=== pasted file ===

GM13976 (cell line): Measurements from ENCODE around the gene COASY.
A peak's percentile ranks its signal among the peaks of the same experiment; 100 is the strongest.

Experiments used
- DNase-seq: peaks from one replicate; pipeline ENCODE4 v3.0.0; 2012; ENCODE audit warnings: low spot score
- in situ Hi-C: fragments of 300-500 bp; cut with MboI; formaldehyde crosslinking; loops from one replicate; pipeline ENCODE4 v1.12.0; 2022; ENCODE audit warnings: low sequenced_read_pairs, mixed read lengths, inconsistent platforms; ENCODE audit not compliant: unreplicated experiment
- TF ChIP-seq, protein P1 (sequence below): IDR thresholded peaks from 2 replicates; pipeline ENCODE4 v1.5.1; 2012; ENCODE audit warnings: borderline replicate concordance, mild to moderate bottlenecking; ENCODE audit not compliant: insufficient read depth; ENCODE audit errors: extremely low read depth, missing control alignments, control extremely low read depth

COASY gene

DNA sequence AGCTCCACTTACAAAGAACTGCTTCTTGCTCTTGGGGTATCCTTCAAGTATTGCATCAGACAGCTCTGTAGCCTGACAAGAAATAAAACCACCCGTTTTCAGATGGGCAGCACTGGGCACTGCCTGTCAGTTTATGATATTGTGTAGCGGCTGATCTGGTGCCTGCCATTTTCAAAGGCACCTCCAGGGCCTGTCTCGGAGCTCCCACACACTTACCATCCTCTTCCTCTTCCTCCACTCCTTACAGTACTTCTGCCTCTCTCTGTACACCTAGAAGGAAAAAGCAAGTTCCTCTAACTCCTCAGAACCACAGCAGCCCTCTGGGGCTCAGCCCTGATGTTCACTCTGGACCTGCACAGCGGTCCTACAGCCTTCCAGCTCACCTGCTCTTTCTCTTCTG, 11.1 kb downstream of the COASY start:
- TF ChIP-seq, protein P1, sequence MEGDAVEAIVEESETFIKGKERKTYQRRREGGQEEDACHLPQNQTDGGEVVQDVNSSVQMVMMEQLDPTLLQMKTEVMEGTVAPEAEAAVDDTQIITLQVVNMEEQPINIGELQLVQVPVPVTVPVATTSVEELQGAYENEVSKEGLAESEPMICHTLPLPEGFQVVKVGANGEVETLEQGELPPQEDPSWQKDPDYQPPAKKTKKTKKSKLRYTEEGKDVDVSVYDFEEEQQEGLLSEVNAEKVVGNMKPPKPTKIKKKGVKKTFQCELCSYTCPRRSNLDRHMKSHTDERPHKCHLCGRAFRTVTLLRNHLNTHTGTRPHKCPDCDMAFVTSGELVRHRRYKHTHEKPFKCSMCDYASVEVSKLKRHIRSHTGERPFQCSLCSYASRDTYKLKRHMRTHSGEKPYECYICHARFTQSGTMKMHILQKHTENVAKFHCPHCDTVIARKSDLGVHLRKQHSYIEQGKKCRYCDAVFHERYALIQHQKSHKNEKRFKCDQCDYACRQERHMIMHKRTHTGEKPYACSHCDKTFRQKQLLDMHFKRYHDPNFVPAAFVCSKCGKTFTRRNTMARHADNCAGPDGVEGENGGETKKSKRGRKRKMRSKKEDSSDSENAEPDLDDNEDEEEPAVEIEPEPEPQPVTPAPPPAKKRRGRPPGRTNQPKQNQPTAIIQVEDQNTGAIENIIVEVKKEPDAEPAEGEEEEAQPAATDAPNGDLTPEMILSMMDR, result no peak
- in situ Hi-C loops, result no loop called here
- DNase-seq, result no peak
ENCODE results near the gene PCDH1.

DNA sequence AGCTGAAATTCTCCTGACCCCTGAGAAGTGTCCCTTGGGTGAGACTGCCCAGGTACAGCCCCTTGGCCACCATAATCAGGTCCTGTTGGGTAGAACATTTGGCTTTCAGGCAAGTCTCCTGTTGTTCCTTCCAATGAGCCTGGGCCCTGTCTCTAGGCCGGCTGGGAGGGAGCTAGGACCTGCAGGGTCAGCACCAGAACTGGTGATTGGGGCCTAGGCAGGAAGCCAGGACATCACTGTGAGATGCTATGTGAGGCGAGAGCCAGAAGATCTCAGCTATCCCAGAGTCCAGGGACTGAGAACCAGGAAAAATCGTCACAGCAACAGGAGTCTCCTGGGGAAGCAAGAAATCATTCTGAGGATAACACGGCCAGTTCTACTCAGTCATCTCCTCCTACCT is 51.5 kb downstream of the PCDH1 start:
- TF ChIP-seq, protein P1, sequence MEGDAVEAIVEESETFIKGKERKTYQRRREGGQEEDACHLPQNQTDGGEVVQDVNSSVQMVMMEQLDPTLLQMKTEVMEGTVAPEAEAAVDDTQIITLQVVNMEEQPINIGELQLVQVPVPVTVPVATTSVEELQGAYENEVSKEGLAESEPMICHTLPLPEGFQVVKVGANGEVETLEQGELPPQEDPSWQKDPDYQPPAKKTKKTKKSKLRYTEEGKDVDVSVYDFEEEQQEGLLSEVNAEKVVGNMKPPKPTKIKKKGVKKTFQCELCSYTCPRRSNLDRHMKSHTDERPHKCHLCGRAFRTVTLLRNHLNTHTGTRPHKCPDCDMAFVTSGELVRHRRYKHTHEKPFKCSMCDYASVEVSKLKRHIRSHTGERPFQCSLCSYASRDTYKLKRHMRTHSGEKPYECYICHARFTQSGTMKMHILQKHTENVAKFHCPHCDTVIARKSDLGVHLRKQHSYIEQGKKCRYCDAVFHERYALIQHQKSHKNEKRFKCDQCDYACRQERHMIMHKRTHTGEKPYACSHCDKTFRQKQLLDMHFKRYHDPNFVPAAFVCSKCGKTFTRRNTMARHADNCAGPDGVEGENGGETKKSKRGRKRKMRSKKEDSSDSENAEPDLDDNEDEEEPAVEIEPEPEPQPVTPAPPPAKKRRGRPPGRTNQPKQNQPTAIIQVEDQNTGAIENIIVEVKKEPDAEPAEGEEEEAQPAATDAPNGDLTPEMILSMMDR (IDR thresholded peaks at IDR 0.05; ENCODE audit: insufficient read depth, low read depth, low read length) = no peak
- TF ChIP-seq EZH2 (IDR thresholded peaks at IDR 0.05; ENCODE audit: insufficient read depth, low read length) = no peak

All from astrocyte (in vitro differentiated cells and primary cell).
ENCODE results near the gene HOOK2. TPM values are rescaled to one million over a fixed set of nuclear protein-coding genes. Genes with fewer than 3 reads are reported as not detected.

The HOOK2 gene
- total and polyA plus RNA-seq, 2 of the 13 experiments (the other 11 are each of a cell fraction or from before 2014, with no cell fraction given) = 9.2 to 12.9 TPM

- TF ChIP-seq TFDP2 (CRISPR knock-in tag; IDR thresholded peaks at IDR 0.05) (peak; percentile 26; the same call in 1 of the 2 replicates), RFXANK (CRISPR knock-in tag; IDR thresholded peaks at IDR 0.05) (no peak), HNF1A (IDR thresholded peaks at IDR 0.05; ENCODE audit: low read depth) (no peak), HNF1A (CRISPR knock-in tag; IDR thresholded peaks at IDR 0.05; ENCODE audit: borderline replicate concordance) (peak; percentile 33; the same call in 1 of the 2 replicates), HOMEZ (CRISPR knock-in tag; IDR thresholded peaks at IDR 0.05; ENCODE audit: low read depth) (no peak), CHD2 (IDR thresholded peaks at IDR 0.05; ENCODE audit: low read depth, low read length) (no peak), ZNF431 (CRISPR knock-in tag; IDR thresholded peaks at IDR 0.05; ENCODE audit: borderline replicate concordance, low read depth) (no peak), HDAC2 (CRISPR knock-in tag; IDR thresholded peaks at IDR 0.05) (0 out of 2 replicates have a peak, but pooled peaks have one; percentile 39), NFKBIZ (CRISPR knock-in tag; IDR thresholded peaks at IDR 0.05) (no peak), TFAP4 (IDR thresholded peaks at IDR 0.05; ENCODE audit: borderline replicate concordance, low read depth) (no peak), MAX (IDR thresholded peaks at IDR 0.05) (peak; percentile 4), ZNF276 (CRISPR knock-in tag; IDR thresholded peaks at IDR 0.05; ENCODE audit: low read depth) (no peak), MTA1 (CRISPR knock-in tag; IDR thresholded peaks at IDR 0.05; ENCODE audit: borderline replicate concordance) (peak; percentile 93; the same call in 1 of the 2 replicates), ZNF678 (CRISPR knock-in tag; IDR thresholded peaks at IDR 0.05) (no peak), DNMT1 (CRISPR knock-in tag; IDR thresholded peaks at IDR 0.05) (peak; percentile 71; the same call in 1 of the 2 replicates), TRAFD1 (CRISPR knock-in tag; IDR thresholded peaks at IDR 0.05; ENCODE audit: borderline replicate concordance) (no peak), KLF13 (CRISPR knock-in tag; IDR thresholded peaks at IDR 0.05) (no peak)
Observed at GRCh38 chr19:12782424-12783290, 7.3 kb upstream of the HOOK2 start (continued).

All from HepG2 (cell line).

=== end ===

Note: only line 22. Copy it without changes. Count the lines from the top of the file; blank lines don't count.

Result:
All from HepG2 (cell line).